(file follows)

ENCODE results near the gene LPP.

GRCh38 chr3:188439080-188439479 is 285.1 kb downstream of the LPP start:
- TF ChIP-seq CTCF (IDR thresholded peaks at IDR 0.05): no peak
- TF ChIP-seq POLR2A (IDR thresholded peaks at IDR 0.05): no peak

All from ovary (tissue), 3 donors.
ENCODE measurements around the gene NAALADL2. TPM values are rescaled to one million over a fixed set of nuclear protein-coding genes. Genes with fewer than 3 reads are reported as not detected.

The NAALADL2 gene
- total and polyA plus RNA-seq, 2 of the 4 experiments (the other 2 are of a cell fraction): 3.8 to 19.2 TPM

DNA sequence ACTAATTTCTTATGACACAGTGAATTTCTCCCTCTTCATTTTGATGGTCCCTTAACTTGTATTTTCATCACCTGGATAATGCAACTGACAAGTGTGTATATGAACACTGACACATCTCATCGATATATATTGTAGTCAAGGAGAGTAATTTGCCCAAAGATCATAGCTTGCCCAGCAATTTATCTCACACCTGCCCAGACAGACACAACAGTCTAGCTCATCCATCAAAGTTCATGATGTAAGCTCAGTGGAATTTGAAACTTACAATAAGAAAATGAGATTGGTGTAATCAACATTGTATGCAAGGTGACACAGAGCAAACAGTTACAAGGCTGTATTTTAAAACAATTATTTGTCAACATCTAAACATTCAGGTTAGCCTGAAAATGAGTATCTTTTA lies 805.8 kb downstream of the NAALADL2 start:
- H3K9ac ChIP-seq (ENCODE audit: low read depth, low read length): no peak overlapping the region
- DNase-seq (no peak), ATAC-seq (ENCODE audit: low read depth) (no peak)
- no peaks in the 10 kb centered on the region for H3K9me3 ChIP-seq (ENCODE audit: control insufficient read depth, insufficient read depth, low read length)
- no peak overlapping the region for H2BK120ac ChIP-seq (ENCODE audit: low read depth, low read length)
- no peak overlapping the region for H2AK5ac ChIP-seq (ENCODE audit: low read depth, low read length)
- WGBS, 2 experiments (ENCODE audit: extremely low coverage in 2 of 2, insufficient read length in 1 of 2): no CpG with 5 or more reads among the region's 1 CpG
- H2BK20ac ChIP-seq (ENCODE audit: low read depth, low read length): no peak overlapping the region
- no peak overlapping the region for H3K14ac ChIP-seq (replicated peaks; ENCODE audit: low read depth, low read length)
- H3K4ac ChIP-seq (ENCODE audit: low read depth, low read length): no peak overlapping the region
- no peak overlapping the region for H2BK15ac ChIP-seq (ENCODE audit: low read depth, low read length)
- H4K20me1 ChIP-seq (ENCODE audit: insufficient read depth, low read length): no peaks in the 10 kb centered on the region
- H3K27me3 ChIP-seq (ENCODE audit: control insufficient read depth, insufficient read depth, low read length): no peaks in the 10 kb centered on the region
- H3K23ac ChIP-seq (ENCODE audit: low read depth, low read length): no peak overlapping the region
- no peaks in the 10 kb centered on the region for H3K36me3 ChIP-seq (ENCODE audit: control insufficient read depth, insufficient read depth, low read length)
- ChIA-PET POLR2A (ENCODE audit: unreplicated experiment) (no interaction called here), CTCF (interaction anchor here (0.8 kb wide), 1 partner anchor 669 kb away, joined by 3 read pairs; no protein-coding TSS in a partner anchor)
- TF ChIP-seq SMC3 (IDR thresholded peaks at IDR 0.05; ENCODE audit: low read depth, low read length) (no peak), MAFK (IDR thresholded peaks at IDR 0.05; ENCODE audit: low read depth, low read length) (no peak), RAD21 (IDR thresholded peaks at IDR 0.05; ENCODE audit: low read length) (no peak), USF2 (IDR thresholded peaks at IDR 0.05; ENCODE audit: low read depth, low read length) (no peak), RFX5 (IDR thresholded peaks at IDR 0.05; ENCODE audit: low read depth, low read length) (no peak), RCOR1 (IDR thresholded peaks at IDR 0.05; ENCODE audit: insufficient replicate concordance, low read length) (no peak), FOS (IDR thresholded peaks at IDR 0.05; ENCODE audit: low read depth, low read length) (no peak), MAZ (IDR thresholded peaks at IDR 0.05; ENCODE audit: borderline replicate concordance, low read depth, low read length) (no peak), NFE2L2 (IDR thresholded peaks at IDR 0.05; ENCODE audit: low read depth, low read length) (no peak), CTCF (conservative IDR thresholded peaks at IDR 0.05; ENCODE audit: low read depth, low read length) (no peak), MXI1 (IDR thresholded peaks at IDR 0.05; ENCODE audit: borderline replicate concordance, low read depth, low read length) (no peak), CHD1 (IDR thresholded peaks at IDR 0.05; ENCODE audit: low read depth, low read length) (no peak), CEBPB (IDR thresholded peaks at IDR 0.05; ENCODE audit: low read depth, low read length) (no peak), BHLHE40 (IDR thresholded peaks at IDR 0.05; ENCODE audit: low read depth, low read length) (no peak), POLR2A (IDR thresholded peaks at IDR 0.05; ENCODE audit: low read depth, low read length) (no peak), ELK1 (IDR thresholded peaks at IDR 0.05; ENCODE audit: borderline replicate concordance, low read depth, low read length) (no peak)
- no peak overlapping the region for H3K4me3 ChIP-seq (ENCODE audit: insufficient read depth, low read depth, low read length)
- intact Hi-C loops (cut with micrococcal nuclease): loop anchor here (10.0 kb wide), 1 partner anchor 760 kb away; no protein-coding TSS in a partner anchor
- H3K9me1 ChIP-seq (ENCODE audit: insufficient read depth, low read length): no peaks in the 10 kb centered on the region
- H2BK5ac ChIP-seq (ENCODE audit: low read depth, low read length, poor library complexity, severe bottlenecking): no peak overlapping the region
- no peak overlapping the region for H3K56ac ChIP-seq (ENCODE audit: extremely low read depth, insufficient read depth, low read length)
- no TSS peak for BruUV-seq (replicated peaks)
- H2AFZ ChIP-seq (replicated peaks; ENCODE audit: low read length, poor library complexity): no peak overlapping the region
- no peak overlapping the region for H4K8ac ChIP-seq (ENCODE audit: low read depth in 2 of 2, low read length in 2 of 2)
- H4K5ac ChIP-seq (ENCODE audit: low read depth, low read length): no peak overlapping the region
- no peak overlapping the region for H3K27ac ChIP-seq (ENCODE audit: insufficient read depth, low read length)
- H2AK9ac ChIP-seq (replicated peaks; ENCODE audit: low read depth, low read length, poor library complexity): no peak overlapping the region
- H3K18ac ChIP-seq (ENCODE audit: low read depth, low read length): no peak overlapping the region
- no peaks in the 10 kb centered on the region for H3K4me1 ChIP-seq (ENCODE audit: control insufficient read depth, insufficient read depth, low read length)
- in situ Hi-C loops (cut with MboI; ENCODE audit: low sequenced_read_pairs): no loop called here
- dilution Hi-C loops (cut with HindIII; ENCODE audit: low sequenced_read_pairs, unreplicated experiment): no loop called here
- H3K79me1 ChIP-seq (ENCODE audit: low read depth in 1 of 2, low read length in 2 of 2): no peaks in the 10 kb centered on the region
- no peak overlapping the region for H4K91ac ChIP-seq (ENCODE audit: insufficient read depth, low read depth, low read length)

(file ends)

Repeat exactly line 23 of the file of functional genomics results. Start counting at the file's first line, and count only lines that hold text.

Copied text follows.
- no peaks in the 10 kb centered on the region for H3K36me3 ChIP-seq (ENCODE audit: control insufficient read depth, insufficient read depth, low read length)